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Moooi Gallery opens in Amsterdam

A life-sized black horse, a tiny fragile egg vase and a rug embroidered into a traditional Delft Blue ceramic graphic, the new Moooi Gallery fuses humour and style while bringing the best of Dutch design to the general public.

By Gabrielle Kennedy /asdf 11-12-2008

After much anticipation the Moooi Gallery has opened in Marcel Wanders’ Westerhuis complex in Amsterdam.  The enormous high-ceilinged, white space is packed with Moooi classics like “Animal Thing”, a series of lamps and tables perched on life-sized horses, pigs and rabbits, the “Egg Vase” and the “Crochet Table”.

“People don’t think they need design, but when they come here they start to understand it differently,” says store manager Johan Bak.  “They begin to see how they could use design in their own lives.”

Moooi is the brainchild of Casper Vissers and Marcel Wanders.  It is a brand that denotes an indulgent, larger-then-life, regal aesthetic that contrasts and even conflicts with the modernist silhouettes and scale that has come to saturate the design zeitgeist.  Sofas upholstered in thick linens encrusted with gold motifs, chandeliers wrapped in sheaths and ingenious chair covers that create the illusion of floating furniture.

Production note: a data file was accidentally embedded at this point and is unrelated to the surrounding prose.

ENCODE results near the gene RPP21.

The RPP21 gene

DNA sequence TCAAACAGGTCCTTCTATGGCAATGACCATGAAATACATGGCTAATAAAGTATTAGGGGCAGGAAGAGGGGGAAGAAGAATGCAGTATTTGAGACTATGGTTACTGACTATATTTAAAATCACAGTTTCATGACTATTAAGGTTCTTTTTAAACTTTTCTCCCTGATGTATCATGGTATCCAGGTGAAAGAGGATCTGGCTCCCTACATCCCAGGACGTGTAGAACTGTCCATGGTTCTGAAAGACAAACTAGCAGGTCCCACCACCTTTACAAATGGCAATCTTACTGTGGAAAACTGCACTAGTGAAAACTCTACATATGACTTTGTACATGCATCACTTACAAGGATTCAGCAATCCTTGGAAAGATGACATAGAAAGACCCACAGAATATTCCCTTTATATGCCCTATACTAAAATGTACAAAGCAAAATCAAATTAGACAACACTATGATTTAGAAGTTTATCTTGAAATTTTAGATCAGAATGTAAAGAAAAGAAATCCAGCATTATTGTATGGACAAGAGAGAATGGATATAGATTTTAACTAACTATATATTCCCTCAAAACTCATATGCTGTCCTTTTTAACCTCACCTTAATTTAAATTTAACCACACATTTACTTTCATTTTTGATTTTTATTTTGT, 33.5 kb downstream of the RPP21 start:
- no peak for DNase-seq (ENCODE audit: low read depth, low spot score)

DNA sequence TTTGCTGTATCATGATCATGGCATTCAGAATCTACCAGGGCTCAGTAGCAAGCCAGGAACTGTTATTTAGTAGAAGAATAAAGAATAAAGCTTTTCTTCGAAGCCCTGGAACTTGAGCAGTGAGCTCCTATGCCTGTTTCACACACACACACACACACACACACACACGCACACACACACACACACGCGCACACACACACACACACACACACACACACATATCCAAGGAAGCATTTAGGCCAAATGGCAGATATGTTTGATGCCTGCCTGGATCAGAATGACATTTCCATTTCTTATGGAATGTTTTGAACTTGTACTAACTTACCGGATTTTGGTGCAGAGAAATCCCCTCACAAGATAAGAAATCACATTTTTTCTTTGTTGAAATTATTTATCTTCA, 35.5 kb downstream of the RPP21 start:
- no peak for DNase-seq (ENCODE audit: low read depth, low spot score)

“People can wander about, react positively or negatively to what they see, and even become an owner of a piece of design,” Bak says.  “Modernism has its place, but everybody needs something that they can really feel.”

To visually express this, evolving and rotating exhibitions will sit alongside the Moooi pieces to show how aesthetics can reflect off one another. For the opening, “Swedish Antiques: the unbearable lightness of being” opened with timelines and insights into the history of Swedish furniture design.

“You can add a Moooi object to a more streamlined or old-fashioned environment to create a humorous or dramatic statement,” Bak says, “and suddenly you’ve added heart and soul.”

The point of the juxtapositions is to make people think. “Like in a book,” Bak say.  “Some people love it, and some people hate it, but even hate can be a reaction towards something else.  Everyone is looking for that balance.”

It’s a very inclusive approach, which is at the very heart of Moooi’s ethos.  Rather than dodge the accusatory attacks of some who claim that design is devoid of meaning and its existence is a mere rip off, the company hosts the brilliantly conceived “Schizophrenic Design conversation” on its own website.

“A design gallery can just be like a tickle,” Bak says in response. “It’s good enough if it can just get people thinking so that what they like becomes clearer in their own minds.  Once they know that, the process can continue.”

A well as the Moooi products and temporary exhibitions, the Moooi Gallery will also sell a range of design gadgets hand-selected by Moooi’s team.  “High-end gadgets from Japan and around the world that are original, surprising and of a very high quality,” Bak says.

Since opening two weeks ago, the gallery’s top-seller has surprised gallery staff:  A life-sized black horse sporting a lamp on its head costing 2 500 euros. “It's a real seller,” Bak says.  “Probably because it is a clear statement about how design can work.  Minimalism is a trend but in a house devoid of ornament, add only a huge black horse and you have life.  It can have a similar effect to a grand piano.”

The adjoining Moooi Gallery Café is still waiting governmental zoning permission.

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